In early december, we held yet another ENIAROF workshop, this time at the Central Academy of Fine Arts, Beijing. The workshop was organised by Antonin Fourneau, Douglas Edric Stanley, Cheng-Liang Wang and Julie Karsenty with assistance from Linekernel and Robin Moretti. It was financed by France-China 50, in celebration of 50 years of diplomatic relations between the two countries; The Central Academy of Fine Arts; and The Aix-en-Provence School of Arts.

As in previous editions, we used a card-game method created by Antonin Fourneau and Douglas Edric Stanley (cf. The Card Players, CAN). Each team in the workshop pulled 8 cards:

Based on these cards, each team developed a proposal which was then built within the remaining week during the workshop.

ENIAROF Hypercards, France Chine 50

Hypercards - France

ENIAROF CAFA
ENIAROF CAFA
Magic Beurre
ENIAROF CAFA
ENIAROF CAFA
ENIAROF CAFA
Magic Beurre

Snail Run, ENIAROF CAFA
Snail Run, ENIAROF CAFA
Snail Run, ENIAROF CAFA
Snail Run, ENIAROF CAFA
Snail Run, ENIAROF CAFA
Snail Run, ENIAROF CAFA
Snail Run, ENIAROF CAFA
Snail Run, ENIAROF CAFA
Snail Run, ENIAROF CAFA
ENIAROF CAFA

ENIAROF CAFA
ENIAROF CAFA
ENIAROF CAFA
Interstellar
Interstellar
Interstellar

Oeuf ENIAROF
Oeuf ENIAROF
Oeuf ENIAROF
Oeuf ENIAROF
ENIAROF CAFA
ENIAROF CAFA
ENIAROF CAFA

Retrocompatible Museum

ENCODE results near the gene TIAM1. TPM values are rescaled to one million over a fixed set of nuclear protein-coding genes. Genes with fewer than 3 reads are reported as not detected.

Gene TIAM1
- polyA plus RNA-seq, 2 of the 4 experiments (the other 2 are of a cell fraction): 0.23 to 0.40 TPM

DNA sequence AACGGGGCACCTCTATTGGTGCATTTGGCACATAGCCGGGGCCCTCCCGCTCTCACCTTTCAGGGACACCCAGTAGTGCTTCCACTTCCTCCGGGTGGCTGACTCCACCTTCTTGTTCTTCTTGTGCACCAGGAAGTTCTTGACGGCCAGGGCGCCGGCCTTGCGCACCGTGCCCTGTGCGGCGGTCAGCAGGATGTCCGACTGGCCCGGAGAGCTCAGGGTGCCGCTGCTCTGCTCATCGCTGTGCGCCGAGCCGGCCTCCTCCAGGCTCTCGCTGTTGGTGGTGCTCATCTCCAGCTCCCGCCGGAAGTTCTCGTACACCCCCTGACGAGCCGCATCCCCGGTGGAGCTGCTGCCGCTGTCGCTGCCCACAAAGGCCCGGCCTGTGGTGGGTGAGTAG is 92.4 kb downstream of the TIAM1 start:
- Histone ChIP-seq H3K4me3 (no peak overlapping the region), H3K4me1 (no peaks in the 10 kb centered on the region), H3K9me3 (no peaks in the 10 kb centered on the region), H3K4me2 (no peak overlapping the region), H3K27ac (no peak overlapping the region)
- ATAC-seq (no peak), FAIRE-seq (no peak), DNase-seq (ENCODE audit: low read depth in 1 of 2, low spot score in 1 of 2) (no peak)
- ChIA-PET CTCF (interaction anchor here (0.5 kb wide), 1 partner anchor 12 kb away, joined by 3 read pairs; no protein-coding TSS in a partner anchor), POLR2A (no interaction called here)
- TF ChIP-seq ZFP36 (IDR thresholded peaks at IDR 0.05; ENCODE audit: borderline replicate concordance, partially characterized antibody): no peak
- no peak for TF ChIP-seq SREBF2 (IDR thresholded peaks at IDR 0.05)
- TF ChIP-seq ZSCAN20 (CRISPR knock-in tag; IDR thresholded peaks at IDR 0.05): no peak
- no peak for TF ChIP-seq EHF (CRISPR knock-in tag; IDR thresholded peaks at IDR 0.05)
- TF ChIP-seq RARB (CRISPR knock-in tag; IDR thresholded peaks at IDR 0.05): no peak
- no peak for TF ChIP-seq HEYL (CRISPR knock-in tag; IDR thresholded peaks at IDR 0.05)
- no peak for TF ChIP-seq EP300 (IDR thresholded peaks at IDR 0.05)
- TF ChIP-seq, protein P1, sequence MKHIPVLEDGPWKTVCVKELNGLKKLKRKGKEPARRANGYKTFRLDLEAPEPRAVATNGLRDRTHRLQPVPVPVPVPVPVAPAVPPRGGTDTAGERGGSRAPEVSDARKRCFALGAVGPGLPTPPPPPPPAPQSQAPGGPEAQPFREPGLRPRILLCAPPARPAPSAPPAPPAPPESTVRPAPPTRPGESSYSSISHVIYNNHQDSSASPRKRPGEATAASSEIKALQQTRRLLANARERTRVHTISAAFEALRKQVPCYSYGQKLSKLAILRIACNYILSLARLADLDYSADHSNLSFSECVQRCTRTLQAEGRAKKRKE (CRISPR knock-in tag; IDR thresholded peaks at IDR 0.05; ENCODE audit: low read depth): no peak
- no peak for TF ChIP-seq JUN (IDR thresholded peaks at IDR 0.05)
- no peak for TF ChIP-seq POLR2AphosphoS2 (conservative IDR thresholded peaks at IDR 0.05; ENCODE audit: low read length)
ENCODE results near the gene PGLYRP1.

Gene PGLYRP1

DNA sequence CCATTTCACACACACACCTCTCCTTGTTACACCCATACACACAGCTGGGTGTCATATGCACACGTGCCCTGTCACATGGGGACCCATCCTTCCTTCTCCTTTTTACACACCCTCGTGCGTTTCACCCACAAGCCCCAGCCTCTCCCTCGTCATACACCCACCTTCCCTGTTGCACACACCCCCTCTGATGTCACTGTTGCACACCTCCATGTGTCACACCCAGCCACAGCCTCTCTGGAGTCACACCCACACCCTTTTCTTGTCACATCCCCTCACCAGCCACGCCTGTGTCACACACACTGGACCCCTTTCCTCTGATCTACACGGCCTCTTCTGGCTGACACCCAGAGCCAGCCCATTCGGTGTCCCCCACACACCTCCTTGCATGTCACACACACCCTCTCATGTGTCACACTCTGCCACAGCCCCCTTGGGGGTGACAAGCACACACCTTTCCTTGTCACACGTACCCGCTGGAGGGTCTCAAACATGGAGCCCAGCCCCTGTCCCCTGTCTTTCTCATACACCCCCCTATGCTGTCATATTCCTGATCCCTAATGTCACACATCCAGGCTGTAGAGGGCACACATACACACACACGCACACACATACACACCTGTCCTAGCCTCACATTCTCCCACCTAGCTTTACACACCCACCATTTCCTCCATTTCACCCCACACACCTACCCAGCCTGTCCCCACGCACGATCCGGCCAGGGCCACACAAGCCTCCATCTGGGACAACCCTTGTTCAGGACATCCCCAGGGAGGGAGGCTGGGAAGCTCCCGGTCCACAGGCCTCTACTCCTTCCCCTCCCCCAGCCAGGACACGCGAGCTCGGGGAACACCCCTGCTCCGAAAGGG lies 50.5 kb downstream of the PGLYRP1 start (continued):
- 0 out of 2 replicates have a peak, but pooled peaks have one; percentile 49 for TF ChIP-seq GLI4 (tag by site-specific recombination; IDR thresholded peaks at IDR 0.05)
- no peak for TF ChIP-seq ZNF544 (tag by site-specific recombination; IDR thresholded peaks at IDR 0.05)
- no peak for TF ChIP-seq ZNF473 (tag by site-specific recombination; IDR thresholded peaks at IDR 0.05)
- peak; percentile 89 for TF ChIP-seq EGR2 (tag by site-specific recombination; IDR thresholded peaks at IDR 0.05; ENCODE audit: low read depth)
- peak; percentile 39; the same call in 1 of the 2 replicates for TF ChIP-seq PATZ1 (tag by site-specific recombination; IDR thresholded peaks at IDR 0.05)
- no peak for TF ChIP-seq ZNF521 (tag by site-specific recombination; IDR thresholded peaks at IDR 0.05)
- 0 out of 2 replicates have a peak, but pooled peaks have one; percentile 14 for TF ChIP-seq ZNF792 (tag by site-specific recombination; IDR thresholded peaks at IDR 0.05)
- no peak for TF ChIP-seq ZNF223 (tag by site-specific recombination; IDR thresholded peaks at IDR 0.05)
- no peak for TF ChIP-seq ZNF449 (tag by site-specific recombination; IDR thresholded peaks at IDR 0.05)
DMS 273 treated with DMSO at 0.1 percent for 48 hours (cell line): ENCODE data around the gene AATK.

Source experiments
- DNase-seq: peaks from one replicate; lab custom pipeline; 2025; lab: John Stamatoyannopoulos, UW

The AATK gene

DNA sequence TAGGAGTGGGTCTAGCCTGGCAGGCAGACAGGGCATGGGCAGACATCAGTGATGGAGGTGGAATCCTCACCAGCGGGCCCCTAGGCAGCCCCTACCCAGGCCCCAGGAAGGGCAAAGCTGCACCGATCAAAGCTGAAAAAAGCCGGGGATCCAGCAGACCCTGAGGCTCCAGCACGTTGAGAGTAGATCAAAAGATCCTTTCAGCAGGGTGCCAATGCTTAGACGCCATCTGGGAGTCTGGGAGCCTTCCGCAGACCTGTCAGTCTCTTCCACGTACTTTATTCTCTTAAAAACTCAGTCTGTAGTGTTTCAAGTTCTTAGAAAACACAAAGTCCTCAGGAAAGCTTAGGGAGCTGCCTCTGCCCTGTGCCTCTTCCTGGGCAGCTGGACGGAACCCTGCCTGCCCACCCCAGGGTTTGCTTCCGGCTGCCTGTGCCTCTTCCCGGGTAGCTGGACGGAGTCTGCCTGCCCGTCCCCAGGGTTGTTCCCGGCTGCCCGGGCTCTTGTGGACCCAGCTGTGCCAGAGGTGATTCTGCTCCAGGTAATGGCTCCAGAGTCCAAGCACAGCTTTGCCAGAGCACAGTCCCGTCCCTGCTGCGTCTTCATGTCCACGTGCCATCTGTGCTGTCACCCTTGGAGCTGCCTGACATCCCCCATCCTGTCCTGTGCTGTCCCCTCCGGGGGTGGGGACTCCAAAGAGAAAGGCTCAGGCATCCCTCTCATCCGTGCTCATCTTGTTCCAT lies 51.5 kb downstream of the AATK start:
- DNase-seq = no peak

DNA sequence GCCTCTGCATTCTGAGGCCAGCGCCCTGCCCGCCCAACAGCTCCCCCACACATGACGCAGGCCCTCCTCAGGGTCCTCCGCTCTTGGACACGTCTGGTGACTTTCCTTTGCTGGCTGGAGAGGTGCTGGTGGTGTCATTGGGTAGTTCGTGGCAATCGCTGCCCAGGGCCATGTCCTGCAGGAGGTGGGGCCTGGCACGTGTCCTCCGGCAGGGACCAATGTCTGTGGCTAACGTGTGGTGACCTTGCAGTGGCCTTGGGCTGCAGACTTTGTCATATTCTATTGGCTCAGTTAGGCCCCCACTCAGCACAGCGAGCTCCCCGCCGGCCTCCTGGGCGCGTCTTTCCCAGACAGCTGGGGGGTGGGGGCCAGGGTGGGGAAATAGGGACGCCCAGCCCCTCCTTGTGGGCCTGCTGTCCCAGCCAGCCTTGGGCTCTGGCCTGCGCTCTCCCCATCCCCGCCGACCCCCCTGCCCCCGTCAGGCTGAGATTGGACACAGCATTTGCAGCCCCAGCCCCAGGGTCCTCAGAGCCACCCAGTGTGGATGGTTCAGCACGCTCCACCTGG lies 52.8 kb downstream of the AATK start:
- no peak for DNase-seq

Retrocompatible Museum
Retrocompatible Museum

The Retrocompatible Museum was designed as an accompaniment to the works we created during the workshop. It was a mixture of influences, curious gadgets, objects from artists we like and/or collaborate with. These objects were stored in a "Mary Poppins Bag" that we introduced at the beginning workshop: a sort of collection of amazing objects and things that we used to inspire us, or which we integrated directly into certain works. For example, the Buddha Machine was pulled out of the bag right at the beginning of the workshop and was used as a musical accompaniment throughout the entire experimentation, design, prototyping & development phases; it's an amazing object, and a brilliantly efficient design which quickly creates a productive ambiance for experimentation. Other objects such as the R4 or the Gameboy Flash cards were used as a reminder of the hacker origins of ENIAROF; indeed, one of the first workshops (2004) that eventually involved into ENIAROF was in fact a Gameboy hacker session, using flash cards and our own API/linker/comm-stack as a way of getting our own games into (and out of) traditional consoles. People probably forget this early spaghetti-like wire & code era, and how hard it was to introduce experimental, artistic or independent works onto gaming platforms — especially before things like the AppStore and Steam opened up the market. So while cards like the R4 are important as a pirating platform (with pirating and emulation as two essential components of the archival and documentation of video game history), they are also important reminders of what it means to reappropriate technology platforms designed specifically as consumption devices.

Retrocompatible Museum